DEAR ABBY: A co-worker, "Marilyn," recently returned from time off with a noticeably different face. She said nothing about it, so we didn't either for a while. Finally, one woman remarked to her that she appeared to have had "some work done." Abby, Marilyn denied it!
What's considered proper here? Should we have said something initially about her radically changed appearance? We were afraid if we ignored it she'd be disappointed. Having spent that much money and gone through that much pain, wouldn't she have been crushed if we hadn't? -- INQUIRING MINDS IN PASADENA
DEAR INQUIRING: When someone has spent big bucks on plastic surgery, the one question that person does NOT want to hear is, "Have you had some work done?" If someone has a good surgeon, the results are subtle, not radical.
A more tactful way to have approached your co-worker would have been to say, "Marilyn, you look wonderful -- so RESTED. That trip took years off you ... " Then, if Marilyn wanted to share her secret, she could have -- or just said thank you.
DEAR ABBY: My husband and I have always been active. We're avid campers and certified scuba divers; we water-ski and enjoy taking leisurely rides along country roads on our motorcycle.
I recently had an accident and had to have an X-ray of my spine. Afterward, my doctor informed me that the vertebrae in my neck are positioned in such a way that if I'm ever in another accident, I would probably become a paraplegic.
My husband now wants to sell our motorcycle and do everything possible to "protect" me. How do I tell this wonderful man that I don't want to change our lifestyle? We do not do anything dangerous, but he insists that we now have to watch out for "the fools out there." -- ADVENTURER IN ALBANY, GA.
DEAR ADVENTURER: Frankly, I agree with your husband. There is no denying that motorcycles can be dangerous even when the riders are taking every precaution. However, because you feel so strongly about this, perhaps you should consider getting a second medical opinion. If the second doctor agrees with the first, then you and your husband must decide whether a leisurely ride in the country is worth the risk of a lifetime in a wheelchair, because that outcome would affect him, too.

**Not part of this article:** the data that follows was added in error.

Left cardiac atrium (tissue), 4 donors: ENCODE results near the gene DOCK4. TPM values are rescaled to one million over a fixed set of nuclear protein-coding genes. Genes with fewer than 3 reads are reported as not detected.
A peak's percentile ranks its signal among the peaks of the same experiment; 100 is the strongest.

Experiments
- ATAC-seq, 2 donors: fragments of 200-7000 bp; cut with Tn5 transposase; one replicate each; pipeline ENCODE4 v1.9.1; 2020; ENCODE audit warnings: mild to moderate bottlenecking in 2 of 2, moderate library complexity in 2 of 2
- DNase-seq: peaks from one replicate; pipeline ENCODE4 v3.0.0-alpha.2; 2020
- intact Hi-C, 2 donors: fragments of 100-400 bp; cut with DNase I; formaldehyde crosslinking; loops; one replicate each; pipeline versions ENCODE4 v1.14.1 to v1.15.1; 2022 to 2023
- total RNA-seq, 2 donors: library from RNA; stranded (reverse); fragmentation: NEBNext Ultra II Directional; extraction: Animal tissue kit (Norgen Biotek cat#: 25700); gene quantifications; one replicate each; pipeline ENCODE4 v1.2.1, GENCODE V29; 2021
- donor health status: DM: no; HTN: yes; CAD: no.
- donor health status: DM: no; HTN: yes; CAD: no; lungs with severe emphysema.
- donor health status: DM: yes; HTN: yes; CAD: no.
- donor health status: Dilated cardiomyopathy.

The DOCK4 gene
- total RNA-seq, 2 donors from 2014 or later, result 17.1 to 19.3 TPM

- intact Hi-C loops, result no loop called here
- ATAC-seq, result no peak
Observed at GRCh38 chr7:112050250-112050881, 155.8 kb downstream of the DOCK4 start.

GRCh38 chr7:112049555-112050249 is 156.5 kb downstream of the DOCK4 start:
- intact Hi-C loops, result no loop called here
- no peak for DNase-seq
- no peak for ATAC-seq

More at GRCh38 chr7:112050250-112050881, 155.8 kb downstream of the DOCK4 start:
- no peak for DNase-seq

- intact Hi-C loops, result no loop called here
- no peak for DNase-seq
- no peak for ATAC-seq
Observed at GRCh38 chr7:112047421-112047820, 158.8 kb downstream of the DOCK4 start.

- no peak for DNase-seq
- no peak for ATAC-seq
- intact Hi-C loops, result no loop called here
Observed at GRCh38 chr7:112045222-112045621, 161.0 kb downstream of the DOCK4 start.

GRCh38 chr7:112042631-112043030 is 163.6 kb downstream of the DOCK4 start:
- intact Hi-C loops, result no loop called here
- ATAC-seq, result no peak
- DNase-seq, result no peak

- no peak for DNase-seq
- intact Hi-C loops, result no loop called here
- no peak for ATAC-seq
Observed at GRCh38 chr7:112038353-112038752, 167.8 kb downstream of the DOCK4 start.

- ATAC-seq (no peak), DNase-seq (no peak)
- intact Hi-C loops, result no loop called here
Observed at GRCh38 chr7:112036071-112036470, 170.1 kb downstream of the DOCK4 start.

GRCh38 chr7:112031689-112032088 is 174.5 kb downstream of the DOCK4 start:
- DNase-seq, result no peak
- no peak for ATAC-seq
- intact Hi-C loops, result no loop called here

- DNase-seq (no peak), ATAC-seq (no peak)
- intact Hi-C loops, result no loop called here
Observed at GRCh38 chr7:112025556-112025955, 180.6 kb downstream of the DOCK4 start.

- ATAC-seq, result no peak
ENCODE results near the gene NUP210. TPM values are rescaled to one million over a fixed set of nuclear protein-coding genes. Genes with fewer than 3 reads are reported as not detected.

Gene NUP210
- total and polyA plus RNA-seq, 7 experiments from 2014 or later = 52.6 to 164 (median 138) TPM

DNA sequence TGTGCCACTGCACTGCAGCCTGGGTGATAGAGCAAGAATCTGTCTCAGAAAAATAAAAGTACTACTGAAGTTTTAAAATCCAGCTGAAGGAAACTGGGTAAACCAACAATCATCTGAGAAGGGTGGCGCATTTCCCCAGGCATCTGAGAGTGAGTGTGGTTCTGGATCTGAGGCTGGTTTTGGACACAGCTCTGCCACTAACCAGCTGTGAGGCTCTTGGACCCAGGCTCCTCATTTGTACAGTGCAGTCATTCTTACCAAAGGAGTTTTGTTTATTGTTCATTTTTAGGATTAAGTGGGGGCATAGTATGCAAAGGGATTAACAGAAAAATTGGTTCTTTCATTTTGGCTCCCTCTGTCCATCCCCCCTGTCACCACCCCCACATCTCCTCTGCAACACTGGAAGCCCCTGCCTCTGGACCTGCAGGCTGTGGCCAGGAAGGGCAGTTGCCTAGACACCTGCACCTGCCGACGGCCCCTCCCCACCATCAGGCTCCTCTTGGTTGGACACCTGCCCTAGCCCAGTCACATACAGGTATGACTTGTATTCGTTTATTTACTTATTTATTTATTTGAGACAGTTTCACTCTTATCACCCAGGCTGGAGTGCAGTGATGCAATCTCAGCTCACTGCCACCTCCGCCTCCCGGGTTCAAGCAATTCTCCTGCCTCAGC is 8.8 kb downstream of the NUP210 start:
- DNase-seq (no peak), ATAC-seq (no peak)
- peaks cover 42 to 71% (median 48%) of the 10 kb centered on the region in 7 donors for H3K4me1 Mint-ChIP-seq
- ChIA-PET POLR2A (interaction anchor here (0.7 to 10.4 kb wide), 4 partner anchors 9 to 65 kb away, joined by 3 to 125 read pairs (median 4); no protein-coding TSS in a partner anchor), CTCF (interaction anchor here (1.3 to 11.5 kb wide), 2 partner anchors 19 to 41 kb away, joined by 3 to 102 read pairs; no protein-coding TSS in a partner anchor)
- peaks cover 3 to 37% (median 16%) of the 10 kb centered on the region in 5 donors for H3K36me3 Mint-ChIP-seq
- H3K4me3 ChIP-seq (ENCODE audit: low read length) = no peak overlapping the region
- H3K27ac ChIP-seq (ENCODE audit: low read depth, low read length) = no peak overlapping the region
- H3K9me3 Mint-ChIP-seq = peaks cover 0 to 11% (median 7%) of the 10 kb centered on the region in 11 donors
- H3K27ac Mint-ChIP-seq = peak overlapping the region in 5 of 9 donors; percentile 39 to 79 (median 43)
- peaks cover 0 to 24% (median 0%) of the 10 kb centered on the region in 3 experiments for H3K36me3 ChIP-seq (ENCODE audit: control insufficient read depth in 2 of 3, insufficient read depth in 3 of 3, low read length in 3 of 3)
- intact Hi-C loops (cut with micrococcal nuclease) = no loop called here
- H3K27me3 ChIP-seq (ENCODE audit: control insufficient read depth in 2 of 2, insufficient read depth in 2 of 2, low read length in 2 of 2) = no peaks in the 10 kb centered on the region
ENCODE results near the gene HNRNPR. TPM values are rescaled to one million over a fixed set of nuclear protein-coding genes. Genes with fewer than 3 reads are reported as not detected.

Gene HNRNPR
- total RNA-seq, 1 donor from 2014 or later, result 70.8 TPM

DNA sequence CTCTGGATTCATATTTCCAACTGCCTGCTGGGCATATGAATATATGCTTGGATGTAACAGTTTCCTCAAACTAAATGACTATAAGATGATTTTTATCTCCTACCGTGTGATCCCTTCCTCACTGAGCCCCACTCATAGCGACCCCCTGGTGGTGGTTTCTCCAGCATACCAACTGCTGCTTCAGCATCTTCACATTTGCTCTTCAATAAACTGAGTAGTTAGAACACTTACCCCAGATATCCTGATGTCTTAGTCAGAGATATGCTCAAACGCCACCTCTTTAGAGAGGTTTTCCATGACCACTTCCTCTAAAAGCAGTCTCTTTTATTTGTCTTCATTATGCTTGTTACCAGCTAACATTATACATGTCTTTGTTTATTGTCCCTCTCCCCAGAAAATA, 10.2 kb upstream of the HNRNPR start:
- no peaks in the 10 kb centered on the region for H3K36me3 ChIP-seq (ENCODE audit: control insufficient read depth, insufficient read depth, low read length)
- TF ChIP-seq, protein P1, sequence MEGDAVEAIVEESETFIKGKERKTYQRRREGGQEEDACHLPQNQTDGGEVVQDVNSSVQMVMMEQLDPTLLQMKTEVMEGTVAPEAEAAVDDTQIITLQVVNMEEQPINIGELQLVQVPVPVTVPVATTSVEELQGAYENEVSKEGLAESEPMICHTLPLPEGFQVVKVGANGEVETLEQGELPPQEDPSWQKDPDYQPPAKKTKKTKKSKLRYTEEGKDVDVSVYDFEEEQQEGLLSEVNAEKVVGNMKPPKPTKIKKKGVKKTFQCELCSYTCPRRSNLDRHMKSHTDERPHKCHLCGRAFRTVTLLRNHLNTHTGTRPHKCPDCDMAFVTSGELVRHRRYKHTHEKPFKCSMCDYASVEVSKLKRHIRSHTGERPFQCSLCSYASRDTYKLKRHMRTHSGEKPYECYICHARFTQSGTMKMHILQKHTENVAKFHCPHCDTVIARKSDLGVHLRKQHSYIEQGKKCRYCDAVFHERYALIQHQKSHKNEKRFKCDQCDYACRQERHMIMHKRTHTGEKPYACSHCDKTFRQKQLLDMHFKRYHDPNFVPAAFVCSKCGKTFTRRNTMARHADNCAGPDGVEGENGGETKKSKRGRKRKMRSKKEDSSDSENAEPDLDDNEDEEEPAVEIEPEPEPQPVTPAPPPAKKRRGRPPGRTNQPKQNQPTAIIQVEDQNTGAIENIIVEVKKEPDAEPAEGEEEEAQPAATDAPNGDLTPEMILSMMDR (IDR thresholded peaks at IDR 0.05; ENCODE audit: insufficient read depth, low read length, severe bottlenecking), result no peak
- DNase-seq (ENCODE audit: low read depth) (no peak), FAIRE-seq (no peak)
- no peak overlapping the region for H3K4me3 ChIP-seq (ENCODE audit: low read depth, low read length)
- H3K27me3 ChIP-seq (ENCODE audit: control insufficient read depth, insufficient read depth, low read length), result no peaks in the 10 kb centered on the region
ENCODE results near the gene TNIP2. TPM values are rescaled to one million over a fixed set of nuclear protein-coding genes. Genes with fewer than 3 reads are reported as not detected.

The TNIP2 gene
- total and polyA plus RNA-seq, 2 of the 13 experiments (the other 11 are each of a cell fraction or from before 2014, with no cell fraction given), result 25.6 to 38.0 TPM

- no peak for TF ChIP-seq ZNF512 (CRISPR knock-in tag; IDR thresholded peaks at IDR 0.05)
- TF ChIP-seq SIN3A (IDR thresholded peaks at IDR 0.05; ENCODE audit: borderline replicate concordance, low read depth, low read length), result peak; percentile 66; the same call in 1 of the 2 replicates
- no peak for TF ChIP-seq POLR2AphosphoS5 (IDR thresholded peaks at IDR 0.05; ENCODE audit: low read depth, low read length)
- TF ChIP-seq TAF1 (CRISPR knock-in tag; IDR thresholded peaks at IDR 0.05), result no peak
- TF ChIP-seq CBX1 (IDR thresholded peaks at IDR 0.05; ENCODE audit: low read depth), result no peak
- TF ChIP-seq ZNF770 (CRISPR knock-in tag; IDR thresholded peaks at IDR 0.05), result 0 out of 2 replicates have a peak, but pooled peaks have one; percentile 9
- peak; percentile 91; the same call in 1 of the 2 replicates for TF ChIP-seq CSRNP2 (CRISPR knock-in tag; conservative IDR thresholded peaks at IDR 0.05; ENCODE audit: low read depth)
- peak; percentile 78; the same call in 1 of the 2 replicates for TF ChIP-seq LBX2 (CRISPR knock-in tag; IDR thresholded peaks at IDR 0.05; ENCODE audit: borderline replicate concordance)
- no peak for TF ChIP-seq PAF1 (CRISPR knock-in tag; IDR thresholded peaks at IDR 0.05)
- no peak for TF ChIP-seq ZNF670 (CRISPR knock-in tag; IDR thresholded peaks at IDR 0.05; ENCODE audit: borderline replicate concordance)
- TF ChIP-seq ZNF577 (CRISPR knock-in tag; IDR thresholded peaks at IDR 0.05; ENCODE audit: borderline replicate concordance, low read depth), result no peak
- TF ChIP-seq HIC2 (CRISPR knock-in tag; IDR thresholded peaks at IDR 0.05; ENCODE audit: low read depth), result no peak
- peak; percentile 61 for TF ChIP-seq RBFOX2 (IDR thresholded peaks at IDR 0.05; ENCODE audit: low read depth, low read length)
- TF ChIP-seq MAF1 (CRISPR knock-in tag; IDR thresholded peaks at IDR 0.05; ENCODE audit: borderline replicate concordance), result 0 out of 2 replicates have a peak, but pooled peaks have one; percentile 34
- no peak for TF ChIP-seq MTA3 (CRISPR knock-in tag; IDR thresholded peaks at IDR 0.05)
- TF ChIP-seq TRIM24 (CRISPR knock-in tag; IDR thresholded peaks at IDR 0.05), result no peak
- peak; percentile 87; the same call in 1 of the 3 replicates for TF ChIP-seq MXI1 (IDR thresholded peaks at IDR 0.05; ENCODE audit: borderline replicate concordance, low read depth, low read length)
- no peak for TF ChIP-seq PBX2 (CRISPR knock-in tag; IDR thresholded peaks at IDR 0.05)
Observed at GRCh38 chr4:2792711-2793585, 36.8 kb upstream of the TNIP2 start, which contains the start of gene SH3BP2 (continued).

DEAR ABBY: I live in a small town in Alaska. A relationship with a woman I loved more than I have ever loved anyone has ended. I'm left with only pain, misery and suffering.
I keep trying to move on, but everything I do makes me think of her. I have asked friends for advice; they all tell me to "man up and get over it!"
It's frustrating to be told to "get over her" and accept what is. I know brooding isn't helpful, but it's a natural byproduct of pain. What I need to ask you is this: Is it worth putting your heart and soul on the line with the likely possibility of having them crushed? I hope so, because without hope, then what is there to live for? That thought scares me more than anything I have ever experienced. -- HEARTBROKEN UP NORTH
DEAR HEARTBROKEN: Of course it's worth it, because without risk there is no reward. I am speaking with the voice of experience. You have plenty to live for. Falling in love is like prospecting for gold. Sometimes you strike the mother lode on the first try, but most times you have to keep digging. I don't know how small the community you live in is, but if it's so small that most of the eligible candidates for romance have been eliminated, then you should consider relocating.
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